Many small- and medium-sized companies don’t think they have enough money or time to invest in preventing data breaches. But failing to take steps to protect sensitive customer and employee information could lead to significant – and even crippling – financial and legal problems. In a world where even government agencies and big corporations are being hacked, it may seem daunting for a small firm to reduce their risk of data theft. But there are several steps any small business can take that could dramatically reduce the chances of a data breach:
1. Using firewalls and encrypting data. In the event of a data breach, not using firewalls and not encrypting data could make your company appear to be neglecting its responsibility to protect private customer and employee data. The good news? These two steps aren’t quite as involved and expensive as they once were.
2. Storing only the information that you truly need. Data is an important asset to many companies, so they keep lots of it around. After all, you never know when you might need it, right? Unfortunately, it’s also a liability. If someone gains access to your customer or employee data, the more information you have stored, the easier it will be for hackers to use it to commit identity theft – and the more likely you could be held liable for any information that ends up in the wrong hands.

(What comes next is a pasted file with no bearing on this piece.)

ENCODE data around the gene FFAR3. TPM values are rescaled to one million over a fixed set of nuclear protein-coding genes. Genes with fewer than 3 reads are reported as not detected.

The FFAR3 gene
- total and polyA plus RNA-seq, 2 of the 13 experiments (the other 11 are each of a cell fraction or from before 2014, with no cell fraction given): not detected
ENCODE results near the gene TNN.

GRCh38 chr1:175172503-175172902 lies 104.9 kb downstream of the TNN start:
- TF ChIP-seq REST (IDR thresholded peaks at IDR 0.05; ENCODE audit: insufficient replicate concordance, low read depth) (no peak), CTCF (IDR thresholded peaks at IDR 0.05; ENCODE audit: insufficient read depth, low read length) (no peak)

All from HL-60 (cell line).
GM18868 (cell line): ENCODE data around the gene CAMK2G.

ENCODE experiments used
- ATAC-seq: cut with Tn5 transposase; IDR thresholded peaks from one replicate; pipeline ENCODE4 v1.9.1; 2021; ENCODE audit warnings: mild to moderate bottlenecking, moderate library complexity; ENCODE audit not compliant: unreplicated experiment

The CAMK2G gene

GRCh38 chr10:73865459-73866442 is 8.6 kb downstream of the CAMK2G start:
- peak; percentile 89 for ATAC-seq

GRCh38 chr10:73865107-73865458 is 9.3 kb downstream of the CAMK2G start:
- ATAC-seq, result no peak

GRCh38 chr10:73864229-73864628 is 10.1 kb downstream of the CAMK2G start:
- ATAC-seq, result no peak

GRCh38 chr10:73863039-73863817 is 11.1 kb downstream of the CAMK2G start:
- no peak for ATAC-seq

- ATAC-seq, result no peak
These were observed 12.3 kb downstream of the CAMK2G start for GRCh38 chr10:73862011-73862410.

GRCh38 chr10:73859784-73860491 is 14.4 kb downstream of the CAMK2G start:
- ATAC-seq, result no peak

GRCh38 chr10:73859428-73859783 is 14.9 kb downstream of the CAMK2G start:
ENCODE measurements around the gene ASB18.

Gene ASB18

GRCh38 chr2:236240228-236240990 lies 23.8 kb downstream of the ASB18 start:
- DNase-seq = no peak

3. Realize that your own employees could steal or misuse data. Sure, hackers can cause a lot of damage. But many data breaches are caused by employees – unknowingly or intentionally. That’s why it’s important to train your employees in the rules of handling sensitive data and consider limiting access to databases or files only to trusted employees or those who need access to the information.
4. Know who you’re doing business with. Do you outsource payroll processing? How about payment processing? Small businesses rely on a number of other companies. You may have taken the right steps to prevent data breaches. But are the companies you contract with taking the right steps – and making enough of an effort – to protect your company’s data? Make sure you ask what steps they are taking.
5. Get insurance. There is insurance that specifically covers cyber attacks. Do you have it? The Federal Trade Commission recommends insurance that covers:
- Data breaches
- Attacks on data your vendors hold (see number 4 above)
- Cyber attacks (worldwide)
- Terrorist acts